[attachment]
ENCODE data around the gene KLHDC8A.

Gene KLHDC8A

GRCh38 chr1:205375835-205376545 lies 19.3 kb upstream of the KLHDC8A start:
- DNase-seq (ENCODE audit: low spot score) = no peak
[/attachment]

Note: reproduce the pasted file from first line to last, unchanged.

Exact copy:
ENCODE data around the gene KLHDC8A.

Gene KLHDC8A

GRCh38 chr1:205375835-205376545 lies 19.3 kb upstream of the KLHDC8A start:
- DNase-seq (ENCODE audit: low spot score) = no peak